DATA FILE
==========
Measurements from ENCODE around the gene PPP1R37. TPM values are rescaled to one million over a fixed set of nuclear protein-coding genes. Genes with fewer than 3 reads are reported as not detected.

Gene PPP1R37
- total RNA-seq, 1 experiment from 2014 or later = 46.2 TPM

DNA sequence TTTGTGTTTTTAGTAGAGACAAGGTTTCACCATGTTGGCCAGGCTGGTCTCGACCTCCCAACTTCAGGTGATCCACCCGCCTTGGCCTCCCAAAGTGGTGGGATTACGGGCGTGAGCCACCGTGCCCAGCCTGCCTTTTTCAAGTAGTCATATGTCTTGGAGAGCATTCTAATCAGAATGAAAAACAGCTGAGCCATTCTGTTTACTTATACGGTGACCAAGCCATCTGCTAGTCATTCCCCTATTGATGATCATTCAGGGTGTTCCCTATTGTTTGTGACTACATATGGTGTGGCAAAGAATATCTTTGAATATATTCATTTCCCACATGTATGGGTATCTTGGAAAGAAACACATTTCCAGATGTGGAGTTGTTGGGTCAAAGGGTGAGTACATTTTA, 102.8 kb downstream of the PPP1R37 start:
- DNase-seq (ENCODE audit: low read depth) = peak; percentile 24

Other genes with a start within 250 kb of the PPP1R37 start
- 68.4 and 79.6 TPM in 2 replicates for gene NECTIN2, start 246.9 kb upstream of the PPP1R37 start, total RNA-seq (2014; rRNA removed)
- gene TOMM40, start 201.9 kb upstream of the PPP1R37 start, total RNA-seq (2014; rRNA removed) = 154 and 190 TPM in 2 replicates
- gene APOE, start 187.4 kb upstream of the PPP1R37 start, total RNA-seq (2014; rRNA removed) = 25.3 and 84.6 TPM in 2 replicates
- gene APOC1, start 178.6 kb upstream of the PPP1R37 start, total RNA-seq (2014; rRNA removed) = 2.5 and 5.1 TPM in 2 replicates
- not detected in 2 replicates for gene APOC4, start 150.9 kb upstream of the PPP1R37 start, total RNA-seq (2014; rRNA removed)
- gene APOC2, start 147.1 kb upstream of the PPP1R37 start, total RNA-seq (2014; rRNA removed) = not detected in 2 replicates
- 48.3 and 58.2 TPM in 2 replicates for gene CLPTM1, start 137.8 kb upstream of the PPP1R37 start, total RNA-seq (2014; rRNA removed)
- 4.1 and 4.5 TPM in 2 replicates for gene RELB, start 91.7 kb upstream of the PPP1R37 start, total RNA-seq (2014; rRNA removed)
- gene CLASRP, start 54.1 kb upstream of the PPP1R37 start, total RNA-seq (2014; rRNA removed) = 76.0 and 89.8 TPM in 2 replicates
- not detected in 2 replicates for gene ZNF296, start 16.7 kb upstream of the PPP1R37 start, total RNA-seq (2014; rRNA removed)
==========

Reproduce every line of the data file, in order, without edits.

Measurements from ENCODE around the gene PPP1R37. TPM values are rescaled to one million over a fixed set of nuclear protein-coding genes. Genes with fewer than 3 reads are reported as not detected.

Gene PPP1R37
- total RNA-seq, 1 experiment from 2014 or later = 46.2 TPM

DNA sequence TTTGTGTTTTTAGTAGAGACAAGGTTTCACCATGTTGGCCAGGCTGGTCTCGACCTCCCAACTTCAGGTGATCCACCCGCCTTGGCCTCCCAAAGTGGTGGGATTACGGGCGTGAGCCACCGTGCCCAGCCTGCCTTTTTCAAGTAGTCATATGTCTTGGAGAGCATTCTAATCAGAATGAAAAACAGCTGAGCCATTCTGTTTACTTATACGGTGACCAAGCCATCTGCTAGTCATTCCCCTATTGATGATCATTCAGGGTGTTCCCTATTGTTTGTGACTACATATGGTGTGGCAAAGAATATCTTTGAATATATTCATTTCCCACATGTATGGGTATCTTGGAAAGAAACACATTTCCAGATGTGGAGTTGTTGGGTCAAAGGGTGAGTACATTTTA, 102.8 kb downstream of the PPP1R37 start:
- DNase-seq (ENCODE audit: low read depth) = peak; percentile 24

Other genes with a start within 250 kb of the PPP1R37 start
- 68.4 and 79.6 TPM in 2 replicates for gene NECTIN2, start 246.9 kb upstream of the PPP1R37 start, total RNA-seq (2014; rRNA removed)
- gene TOMM40, start 201.9 kb upstream of the PPP1R37 start, total RNA-seq (2014; rRNA removed) = 154 and 190 TPM in 2 replicates
- gene APOE, start 187.4 kb upstream of the PPP1R37 start, total RNA-seq (2014; rRNA removed) = 25.3 and 84.6 TPM in 2 replicates
- gene APOC1, start 178.6 kb upstream of the PPP1R37 start, total RNA-seq (2014; rRNA removed) = 2.5 and 5.1 TPM in 2 replicates
- not detected in 2 replicates for gene APOC4, start 150.9 kb upstream of the PPP1R37 start, total RNA-seq (2014; rRNA removed)
- gene APOC2, start 147.1 kb upstream of the PPP1R37 start, total RNA-seq (2014; rRNA removed) = not detected in 2 replicates
- 48.3 and 58.2 TPM in 2 replicates for gene CLPTM1, start 137.8 kb upstream of the PPP1R37 start, total RNA-seq (2014; rRNA removed)
- 4.1 and 4.5 TPM in 2 replicates for gene RELB, start 91.7 kb upstream of the PPP1R37 start, total RNA-seq (2014; rRNA removed)
- gene CLASRP, start 54.1 kb upstream of the PPP1R37 start, total RNA-seq (2014; rRNA removed) = 76.0 and 89.8 TPM in 2 replicates
- not detected in 2 replicates for gene ZNF296, start 16.7 kb upstream of the PPP1R37 start, total RNA-seq (2014; rRNA removed)